Out of adversity

Lockdown #1 in 2020 saw many people take to baking Real Bread. For Jeremy Miles it was the impetus to take things further.

Jeremy Miles © Borderlands Bakehouse

Jeremy Miles © Borderlands Bakehouse

Sometimes it’s the challenges in life that create opportunities which would otherwise not be realised. For me the creation of Borderlands Bakehouse, my fledgling microbakery in the Meon Valley, Hampshire, was a direct result of the Covid-19 pandemic and ensuing lockdown.

As a freelance training consultant I had been busy working all over the country for the past 10 years. I was also a passionate real food advocate and had been experimenting with both naturally-leavened breads and wild-fermented cider for a number of years. I honed my skills by supplying family and taking the occasional offering to dinner parties but that’s as far as it went.

Local food heroes

Then, in April this year, all my work as a freelancer dried up almost overnight as my clients began to go into survival mode as a result of the unfolding pandemic. We live in a small but thriving community and pretty quickly the pubs and village post offices became lifelines, supplying basic provisions and local produce, as the supermarkets all began to close their doors.

It struck me that, as a small contribution, a delivery of a freshly-baked loaf of Real Bread might lift the spirts of people who were vulnerable and in self-imposed isolation. It also got me thinking that now was the perfect opportunity to try out what it might be like to turn my hobby into something more serious. I put out a post on the community Facebook page saying I was happy to expand my baking output and deliver within our village community.

Unprecedented demand

The response was immediate and over the next few weeks I had upped my output of sourdough and expanded the range to include yeasted breads and buns. However, just as demand was increasing, the supply of ingredients (flour and yeast in particular) all but dried up but, once again, the community rallied round. Through the support and buying network of our pubs and village stores I was able to source just enough to keep me in production until the main suppliers, such as Shipton Mill, were able to catch up on the unprecedented demand from a nation of newly-converted bread makers.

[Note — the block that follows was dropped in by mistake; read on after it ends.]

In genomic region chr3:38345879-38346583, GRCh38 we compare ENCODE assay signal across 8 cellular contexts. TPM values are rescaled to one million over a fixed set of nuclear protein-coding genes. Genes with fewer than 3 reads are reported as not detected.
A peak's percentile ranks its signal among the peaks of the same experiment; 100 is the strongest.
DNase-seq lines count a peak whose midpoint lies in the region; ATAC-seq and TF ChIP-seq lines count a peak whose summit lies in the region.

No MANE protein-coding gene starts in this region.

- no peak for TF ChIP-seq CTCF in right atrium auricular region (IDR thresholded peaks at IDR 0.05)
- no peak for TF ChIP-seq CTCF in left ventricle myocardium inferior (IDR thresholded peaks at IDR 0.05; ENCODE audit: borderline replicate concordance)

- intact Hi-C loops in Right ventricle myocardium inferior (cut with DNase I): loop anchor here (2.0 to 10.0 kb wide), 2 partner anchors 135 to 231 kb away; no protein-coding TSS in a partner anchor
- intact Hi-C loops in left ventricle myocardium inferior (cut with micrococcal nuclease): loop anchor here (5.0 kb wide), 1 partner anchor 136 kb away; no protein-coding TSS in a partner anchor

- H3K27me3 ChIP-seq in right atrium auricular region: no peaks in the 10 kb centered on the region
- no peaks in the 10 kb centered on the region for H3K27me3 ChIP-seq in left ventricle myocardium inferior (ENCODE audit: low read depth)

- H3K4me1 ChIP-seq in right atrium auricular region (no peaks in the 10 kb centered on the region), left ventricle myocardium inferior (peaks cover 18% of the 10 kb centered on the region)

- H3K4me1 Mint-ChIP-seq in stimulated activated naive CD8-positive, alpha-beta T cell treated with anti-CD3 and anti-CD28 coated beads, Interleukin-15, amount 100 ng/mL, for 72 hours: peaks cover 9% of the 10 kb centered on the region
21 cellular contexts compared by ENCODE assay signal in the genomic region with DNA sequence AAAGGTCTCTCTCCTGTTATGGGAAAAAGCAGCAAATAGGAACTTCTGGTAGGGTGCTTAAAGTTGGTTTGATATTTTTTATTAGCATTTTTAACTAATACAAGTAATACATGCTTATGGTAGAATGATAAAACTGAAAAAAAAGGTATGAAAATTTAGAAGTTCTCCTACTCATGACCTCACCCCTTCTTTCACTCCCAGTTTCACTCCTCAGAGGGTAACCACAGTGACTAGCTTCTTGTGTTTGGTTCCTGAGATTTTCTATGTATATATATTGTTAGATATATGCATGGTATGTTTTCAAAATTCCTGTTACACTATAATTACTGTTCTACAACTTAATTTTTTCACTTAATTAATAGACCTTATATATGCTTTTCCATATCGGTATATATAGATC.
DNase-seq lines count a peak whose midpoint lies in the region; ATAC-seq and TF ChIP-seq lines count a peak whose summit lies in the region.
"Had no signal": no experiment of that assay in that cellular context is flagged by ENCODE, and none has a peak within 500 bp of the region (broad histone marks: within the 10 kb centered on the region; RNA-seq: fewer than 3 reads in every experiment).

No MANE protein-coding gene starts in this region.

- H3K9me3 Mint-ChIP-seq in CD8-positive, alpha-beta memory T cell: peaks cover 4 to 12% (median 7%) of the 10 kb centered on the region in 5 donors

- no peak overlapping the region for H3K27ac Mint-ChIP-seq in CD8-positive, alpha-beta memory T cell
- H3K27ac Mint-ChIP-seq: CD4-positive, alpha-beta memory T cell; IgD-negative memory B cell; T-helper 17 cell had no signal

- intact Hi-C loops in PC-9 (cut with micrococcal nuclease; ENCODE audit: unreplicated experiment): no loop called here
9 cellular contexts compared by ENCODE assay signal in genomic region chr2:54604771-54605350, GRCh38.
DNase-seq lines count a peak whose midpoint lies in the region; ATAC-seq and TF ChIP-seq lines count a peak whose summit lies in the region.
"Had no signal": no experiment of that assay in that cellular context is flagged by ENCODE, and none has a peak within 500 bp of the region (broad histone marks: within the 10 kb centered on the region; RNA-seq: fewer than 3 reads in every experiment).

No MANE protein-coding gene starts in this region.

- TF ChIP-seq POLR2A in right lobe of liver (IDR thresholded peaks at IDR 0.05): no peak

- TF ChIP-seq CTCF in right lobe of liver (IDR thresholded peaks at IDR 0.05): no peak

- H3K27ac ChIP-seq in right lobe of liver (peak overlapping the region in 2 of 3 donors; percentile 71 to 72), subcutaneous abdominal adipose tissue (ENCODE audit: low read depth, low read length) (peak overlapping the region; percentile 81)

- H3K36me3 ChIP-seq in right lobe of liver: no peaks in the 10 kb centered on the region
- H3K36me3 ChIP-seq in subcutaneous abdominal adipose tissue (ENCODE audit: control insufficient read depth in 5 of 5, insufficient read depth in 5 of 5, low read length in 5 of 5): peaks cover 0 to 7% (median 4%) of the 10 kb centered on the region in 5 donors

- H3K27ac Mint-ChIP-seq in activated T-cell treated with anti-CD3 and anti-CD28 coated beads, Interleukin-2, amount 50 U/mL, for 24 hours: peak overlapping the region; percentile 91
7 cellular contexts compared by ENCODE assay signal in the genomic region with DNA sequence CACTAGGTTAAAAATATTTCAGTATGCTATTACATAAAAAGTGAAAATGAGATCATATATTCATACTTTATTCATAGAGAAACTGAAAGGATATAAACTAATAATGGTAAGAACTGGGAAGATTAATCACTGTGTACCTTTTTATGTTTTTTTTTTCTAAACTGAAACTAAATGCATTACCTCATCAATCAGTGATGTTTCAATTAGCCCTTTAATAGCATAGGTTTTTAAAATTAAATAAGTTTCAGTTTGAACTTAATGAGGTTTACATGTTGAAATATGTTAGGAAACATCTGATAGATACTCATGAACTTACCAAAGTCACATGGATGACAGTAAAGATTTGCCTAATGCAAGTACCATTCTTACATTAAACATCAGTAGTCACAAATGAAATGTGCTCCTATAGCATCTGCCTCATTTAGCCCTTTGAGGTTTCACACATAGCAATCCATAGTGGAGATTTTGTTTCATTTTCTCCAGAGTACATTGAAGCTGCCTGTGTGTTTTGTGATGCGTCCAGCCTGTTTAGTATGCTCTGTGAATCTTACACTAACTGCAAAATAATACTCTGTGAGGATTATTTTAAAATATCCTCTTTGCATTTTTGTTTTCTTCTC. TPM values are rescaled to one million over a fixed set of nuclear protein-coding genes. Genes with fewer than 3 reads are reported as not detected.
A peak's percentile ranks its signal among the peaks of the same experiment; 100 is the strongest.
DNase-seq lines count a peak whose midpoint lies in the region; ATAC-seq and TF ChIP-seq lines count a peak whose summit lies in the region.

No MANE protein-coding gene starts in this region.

Deprivation and hardship

Whilst it was satisfying to brighten up the lives of many within our villages, we do live in a fairly affluent area and I was acutely aware of the deprivation and real hardship that lockdown was having on other families and the vital, emergency role of foodbanks. I started reaching out to our local centres but not many had the capacity to handle and store fresh produce.

I was put in touch with a school supporting a group of about 100 families in inner Southampton who were willing to take anything I could offer. I increased my output and started baking weekly for the scheme run by Valentine Primary School in Sholing. The feedback I received via the teachers from parents who had not been able to put a loaf of fresh bread on the table for over a year was truly affecting. It is making me realise the positive impact that Real Bead, and its creation, can have on people’s lives.

Looking ahead

Four months in, demand is still rising but I need to rethink my approach in order to avoid the real possibility of burn-out. I’m still baking in the house (I have converted a scullery as a dedicated food prep area but share the oven with the rest of the family) which has its issues! I have the space to expand but my real challenge is order management. I do most of my baking to order and with my current range of breads, buns and pastries, I might be producing small runs of most products most days. This is not only highly inefficient but incredibly time-consuming.

I’m in discussions with the local pubs, cafés and village stores to supply them on a more regular basis, which might provide the impetus to expand my production capacity and move the microbakery out of the house. I’m not yet in a position to take on additional staff, though, and I don’t want to lose the direct contact with my customers as it is their positive feedback that provides the incentive to keep going. Who knows where this journey might take me, but so far, it has been a blast!


 

Originally published in True Loaf magazine issue 44, October 2020

 


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